Gifted Programs Are Under-Funded, But ... That's Not an Adequate Excuse for Doing Nothing
Generally speaking, "lack of funding" is a smoke screen because grouping and teaching kids at the levels they are ready for (both academically and social-emotionally) doesn't require money. It does require the educators to understand giftedness (highly intelligent, rapid learning students who are usually among the smartest two or three children in the typical aged-based classroom) and the needs of the gifted learners. Therefore, it's important to make sure that anyone who will work with students (of any ages) gets the background they absolutely need-to-have in the qualities, identification, and needs of gifted learners. This exposure and educator background should be part of any educator training (teachers PK through high school, as well as administrators throughout the grade levels) in all undergraduate and graduate programming. I'm a private educational consultant who specializes in high intelligence and the "best fit" for gifted learners. Most of my work is directly with families. The stories they bring to me all have so much in common. It is a constant struggle for parents and their bright children when it comes to dealing with educators. We need to push for training the educators ... at every level, which includes the administrators who could support the best set-up within the school, provide flexibility for grouping and regrouping, and individualize the options depending on the needs of the students they have in any given year.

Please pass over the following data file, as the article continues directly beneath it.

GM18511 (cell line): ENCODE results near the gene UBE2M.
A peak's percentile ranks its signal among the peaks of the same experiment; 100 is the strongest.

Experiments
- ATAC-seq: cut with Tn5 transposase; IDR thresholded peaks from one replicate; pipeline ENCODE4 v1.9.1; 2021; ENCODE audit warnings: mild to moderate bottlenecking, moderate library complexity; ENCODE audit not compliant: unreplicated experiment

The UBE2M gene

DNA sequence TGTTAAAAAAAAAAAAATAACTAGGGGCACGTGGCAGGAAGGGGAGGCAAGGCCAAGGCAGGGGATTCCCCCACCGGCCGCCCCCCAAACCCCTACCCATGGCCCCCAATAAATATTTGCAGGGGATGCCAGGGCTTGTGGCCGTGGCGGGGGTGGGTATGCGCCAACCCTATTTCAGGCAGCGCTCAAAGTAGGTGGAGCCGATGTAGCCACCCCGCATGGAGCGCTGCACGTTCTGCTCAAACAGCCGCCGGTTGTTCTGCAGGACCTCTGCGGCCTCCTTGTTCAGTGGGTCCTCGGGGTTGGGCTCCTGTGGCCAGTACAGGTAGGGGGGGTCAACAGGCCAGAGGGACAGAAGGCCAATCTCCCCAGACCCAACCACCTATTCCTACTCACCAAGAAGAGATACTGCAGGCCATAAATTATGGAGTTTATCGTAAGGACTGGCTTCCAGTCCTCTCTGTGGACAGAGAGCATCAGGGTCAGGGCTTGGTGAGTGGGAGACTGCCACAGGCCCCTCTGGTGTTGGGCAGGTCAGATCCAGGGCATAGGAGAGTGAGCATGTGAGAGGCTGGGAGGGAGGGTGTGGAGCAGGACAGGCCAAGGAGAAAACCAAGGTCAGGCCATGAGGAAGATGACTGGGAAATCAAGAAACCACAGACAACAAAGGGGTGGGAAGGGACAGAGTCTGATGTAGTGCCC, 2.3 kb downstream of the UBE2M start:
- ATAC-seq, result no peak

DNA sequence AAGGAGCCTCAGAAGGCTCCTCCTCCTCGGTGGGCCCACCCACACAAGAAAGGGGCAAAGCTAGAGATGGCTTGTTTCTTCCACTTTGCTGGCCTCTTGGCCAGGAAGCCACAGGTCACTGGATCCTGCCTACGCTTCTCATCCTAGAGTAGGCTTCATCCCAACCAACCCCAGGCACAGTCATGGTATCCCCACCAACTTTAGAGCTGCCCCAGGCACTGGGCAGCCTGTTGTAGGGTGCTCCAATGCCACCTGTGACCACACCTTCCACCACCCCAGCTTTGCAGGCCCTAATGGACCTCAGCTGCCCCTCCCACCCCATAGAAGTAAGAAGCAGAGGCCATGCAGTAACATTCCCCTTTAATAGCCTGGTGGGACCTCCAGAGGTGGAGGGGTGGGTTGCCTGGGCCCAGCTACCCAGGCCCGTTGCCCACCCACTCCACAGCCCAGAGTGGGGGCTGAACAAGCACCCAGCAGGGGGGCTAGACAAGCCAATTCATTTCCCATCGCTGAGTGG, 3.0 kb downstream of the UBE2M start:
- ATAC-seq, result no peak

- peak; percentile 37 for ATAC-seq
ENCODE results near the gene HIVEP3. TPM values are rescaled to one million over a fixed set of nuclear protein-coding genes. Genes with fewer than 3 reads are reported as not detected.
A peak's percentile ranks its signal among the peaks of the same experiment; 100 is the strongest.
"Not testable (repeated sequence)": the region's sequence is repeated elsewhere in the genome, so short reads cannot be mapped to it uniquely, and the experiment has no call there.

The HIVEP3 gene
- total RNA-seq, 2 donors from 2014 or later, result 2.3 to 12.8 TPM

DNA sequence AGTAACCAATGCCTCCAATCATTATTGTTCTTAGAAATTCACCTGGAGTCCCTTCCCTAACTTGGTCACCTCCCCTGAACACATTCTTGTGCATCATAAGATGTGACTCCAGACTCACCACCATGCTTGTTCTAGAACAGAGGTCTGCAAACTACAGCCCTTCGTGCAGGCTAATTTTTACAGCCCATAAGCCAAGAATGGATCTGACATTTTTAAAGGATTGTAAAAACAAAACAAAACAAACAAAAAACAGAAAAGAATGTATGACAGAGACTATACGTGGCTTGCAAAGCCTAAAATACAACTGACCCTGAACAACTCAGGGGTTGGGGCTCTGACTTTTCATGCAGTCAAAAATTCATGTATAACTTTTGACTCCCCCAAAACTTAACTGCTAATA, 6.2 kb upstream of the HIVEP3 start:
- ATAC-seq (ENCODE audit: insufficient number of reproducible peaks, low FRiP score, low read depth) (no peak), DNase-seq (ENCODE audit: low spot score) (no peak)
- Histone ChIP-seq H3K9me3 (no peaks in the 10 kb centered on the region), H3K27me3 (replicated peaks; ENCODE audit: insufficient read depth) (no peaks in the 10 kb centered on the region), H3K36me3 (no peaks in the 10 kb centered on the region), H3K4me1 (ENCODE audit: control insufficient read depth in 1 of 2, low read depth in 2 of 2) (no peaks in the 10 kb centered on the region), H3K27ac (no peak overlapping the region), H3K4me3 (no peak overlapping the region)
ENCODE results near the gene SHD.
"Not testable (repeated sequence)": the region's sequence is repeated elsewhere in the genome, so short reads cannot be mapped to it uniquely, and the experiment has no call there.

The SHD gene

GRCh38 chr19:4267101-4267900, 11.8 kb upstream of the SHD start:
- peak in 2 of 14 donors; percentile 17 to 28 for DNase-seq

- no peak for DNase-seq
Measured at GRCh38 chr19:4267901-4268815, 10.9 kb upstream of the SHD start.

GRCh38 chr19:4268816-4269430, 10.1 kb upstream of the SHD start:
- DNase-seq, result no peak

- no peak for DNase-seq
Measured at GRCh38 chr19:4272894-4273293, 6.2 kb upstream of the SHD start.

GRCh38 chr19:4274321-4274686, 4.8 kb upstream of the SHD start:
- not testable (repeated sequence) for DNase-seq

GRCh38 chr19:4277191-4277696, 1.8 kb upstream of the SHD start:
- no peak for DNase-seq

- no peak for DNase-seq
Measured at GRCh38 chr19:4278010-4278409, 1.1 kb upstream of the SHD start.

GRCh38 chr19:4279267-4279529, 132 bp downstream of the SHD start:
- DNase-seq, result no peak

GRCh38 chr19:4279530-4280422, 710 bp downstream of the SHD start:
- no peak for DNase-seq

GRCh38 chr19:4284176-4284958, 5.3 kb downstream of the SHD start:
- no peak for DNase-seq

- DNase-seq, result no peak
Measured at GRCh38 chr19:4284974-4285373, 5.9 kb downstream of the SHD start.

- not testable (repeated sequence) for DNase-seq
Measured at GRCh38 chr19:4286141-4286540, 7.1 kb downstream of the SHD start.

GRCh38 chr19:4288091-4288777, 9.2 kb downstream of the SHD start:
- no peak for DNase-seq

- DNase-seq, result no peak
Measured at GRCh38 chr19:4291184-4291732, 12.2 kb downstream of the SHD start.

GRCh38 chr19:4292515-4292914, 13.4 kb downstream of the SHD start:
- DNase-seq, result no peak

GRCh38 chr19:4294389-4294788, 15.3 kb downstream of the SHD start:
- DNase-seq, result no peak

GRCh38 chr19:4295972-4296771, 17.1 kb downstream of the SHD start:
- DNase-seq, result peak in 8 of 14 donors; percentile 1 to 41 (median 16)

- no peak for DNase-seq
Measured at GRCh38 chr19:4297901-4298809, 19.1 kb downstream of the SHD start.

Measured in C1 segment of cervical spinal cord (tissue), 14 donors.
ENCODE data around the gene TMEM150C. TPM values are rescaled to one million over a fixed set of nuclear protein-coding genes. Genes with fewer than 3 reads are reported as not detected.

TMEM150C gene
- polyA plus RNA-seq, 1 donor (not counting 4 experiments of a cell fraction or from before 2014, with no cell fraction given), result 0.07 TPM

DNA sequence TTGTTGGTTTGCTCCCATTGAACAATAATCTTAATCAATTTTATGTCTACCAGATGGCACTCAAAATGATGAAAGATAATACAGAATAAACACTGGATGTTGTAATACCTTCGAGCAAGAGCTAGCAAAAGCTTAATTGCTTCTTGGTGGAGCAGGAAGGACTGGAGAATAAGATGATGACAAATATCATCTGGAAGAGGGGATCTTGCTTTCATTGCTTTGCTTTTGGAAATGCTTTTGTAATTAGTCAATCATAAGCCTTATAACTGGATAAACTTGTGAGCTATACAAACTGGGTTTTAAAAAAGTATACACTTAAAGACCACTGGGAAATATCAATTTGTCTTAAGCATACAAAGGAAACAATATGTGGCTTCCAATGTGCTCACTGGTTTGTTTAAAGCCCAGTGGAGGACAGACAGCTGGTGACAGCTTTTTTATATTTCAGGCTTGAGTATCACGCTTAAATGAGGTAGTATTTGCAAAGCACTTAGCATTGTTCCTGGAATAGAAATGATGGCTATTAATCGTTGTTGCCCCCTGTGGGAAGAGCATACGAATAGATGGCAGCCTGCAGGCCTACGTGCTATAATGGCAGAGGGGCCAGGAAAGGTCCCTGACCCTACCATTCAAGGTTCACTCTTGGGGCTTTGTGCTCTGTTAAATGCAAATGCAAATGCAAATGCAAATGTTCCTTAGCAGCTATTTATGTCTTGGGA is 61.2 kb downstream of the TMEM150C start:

Read the article I wrote for The Center of the American experiment in 2010, http://www.educationaloptions.com/resources/OtherAchievementGap.php, "How Can We Better Encourage and Reinforce the Most Entrepreneurial and Talented Among Us?"
What can you personally do about this issue when it comes to your own family? I created TalentIgniter's "Ruf Estimates of Levels of Giftedness Online Assessment", https://www.talentigniter.com/ruf-estimates-gifted-assessment, to give parents of young children (approximately ages 4 to 10 years old) easy access to what their children need in school. If you know ahead of time, before your child learns to under-achieve or begs not to go to school each day, just how advanced your child is compared to others of the same age, you have a real "leg up" when you approach the school. If school personnel tell you that your child is just "doing fine" and the other children will "catch up" with time, you'll know whether to accept and believe that or not. And again, having or not having a "gifted program" is not an excuse for failing to place a child (perhaps your child) in a classroom where his or her learning and social needs can be met.